Improving mariner transposons for transgenesis
Item statusRestricted Access
Embargo end date31/12/2100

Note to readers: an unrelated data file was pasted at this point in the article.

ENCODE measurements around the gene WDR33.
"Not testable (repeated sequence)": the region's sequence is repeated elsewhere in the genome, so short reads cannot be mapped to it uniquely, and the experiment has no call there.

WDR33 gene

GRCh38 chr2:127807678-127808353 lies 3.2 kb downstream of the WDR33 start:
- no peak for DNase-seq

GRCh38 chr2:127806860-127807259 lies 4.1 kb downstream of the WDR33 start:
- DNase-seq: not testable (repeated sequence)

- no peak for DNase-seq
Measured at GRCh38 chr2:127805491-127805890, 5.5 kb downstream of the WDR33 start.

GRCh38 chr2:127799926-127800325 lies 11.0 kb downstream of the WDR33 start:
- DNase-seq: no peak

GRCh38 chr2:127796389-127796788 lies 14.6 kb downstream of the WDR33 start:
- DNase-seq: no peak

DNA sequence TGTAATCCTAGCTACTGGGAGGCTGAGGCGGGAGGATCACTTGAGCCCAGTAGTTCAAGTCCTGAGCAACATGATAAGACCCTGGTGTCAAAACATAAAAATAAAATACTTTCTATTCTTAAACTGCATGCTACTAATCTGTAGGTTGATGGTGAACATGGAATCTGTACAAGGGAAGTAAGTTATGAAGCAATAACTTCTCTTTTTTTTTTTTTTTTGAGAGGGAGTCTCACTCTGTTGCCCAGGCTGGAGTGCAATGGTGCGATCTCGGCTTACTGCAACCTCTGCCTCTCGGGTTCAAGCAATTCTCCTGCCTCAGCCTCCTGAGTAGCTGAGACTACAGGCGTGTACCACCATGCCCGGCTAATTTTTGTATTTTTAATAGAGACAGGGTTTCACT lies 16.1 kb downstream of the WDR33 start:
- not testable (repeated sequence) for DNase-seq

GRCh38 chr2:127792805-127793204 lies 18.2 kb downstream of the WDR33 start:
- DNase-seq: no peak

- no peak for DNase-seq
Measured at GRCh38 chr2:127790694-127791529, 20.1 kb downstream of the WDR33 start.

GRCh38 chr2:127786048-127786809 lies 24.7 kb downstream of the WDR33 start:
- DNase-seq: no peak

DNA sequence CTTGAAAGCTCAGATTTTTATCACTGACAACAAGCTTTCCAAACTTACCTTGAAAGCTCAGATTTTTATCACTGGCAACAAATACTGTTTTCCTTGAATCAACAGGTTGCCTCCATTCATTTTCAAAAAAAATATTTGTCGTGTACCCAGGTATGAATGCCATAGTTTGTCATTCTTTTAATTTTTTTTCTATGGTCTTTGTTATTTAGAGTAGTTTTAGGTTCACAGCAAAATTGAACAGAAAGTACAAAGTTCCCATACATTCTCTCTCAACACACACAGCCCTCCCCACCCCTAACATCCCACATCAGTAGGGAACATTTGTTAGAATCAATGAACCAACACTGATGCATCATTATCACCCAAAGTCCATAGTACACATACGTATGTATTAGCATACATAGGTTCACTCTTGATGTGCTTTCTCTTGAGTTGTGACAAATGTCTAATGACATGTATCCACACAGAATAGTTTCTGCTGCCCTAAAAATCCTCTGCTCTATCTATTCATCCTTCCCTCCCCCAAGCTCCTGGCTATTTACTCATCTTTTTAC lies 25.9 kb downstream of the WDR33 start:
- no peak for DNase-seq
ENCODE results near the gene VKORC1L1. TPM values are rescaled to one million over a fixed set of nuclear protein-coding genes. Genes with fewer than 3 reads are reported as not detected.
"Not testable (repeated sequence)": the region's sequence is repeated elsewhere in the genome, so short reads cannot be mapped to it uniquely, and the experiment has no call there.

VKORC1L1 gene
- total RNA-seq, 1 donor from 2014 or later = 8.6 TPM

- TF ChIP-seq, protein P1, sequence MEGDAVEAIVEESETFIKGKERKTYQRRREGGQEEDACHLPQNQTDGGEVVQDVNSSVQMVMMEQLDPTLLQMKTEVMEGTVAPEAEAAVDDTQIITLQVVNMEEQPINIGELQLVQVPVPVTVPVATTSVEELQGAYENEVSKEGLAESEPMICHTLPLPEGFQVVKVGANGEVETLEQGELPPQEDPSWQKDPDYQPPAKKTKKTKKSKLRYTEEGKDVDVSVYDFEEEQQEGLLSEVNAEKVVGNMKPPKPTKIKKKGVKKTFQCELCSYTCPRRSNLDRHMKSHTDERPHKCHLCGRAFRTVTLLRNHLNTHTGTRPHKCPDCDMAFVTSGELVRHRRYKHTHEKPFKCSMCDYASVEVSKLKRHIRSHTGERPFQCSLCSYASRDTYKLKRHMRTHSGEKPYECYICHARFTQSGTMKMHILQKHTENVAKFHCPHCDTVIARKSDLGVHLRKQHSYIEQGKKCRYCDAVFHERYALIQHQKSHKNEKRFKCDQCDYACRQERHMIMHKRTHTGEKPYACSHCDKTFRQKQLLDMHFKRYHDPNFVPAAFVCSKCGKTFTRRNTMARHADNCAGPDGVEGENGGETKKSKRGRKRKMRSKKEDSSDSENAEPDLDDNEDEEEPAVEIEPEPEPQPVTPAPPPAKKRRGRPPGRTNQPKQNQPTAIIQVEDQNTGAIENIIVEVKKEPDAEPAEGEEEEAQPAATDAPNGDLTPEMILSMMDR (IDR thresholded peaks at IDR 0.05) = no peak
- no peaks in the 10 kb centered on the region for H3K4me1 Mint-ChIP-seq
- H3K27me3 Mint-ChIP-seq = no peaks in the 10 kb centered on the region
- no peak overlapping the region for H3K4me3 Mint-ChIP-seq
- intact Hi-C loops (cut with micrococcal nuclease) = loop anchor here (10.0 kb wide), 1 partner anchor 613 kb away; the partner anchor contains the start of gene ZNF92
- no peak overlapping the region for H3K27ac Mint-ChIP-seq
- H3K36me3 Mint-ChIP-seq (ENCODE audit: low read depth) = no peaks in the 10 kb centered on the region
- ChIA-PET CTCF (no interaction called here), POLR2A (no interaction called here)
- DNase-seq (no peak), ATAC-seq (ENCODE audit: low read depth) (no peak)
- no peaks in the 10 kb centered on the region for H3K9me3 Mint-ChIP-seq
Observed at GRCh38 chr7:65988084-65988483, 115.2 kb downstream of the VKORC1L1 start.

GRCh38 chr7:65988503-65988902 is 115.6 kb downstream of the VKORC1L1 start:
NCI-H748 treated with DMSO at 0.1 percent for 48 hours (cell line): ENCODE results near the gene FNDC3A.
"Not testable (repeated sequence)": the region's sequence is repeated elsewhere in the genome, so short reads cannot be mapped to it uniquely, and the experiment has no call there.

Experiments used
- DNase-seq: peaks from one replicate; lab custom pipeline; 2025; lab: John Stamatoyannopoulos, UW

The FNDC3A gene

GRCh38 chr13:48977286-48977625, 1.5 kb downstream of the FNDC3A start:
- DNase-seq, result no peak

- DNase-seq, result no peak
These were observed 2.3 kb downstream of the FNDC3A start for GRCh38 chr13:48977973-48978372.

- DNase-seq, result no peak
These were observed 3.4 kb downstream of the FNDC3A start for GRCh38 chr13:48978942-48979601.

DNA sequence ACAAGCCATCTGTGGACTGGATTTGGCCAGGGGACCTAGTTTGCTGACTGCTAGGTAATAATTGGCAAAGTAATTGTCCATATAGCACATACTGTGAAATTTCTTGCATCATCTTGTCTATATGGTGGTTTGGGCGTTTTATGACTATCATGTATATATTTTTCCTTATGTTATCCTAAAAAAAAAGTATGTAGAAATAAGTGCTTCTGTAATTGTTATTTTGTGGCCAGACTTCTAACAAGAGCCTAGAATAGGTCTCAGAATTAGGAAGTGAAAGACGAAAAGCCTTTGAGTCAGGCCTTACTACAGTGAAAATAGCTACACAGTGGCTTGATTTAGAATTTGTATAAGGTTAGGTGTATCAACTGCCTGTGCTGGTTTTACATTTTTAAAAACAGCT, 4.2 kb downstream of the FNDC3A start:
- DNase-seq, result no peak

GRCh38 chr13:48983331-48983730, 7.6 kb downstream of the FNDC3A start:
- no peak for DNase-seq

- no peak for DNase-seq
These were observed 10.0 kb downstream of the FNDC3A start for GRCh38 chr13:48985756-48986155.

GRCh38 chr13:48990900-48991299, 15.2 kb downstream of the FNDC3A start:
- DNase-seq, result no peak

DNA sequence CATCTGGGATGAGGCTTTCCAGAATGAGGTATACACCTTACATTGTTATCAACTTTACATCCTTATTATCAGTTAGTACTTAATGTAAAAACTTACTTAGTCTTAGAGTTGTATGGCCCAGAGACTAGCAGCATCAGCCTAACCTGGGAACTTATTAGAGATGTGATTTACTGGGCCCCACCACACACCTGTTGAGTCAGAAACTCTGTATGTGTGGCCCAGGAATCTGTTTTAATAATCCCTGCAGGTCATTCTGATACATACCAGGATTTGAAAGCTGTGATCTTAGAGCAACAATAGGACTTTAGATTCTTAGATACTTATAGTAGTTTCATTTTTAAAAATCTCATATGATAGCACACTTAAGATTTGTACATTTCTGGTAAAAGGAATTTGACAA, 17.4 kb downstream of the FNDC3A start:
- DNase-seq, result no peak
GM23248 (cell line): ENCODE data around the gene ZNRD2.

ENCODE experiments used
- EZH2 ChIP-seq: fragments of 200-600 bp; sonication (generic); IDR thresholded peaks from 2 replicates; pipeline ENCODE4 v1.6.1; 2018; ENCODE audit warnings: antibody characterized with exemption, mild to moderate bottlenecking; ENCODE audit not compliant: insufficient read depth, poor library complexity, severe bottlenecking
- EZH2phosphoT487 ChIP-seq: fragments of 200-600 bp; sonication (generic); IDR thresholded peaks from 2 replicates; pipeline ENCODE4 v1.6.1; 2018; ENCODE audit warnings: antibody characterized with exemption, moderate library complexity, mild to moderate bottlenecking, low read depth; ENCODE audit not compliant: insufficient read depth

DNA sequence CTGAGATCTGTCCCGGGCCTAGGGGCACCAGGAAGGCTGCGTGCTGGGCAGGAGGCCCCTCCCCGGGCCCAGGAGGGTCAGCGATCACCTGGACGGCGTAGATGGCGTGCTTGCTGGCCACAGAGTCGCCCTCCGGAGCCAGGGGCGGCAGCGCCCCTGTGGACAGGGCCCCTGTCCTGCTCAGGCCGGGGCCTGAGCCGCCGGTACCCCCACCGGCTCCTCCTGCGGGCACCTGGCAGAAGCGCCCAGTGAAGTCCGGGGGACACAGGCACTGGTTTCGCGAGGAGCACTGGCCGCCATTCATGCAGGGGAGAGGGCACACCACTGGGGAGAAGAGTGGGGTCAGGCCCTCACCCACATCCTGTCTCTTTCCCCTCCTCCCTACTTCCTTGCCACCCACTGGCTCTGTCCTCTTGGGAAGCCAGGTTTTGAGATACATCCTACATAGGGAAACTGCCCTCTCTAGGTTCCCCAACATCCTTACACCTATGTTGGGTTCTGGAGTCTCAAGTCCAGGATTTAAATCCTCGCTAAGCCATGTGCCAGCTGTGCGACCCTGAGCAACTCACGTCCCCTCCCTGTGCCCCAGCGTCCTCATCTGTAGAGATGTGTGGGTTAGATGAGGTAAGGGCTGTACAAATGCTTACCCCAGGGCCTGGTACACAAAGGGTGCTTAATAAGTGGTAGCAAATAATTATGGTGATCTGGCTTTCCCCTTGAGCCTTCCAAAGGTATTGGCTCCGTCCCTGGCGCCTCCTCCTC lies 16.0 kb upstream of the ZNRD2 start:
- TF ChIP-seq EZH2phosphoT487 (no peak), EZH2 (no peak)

Transgenesis is a process of introducing foreign genetic material into the genomes of living organisms. One of the tools for transgenesis are the transposable elements (TEs), which include transposons. Transposons are naturally occurring sequences of DNA which are recognised, excised and inserted into a new location by a single enzyme – transposase. Here we show studies of the biophysical properties and activities of two highly related eukaryotic TEs of the mariner family: Mos1 from Drosophila mauritiana and Mboumar-9 (Mbo9) from Messor bouviery. Using biochemical and molecular methods we examined the properties of transposases in vitro and in vivo. Recombinant transposases were expressed in E.coli and purified using HPLC. Each protein’s activity was assayed for cleavage, integration and the whole transposition reaction. We used a modelling approach to predict the structure of the complex of Mbo9 transposase bound to the specific terminal sequences of the transposon, the paired end complex (PEC), based on the published crystal structure of Mos1 PEC. We have found that both transposases are elongated dimers in solution and that the first helix-turn-helix domain is involved in the protein dimerization. Moreover we show that mariner transposases cut one of the imperfect inverted repeats more efficiently than the other. The terminal nucleotide of the inverted repeat is important for integration of the transposon into a new target DNA, while having no effect at the stage of cleavage. Previously, neither Mos1 nor Mbo9 had been shown to have significant activity in mammalian cells. We have developed a new assay that allows chromosomal integration of the desired DNA sequence in vivo in bacterial, yeast and mammalian cells without the use of helper plasmids or mRNA injection. We found the optimal combination of inverted repeats for each of the transposons and have enhanced the transposition efficiency of Mbo9 by changing the sequence of its inverted repeat DNA. This study is a foundation for improving mariner TEs for transgenesis.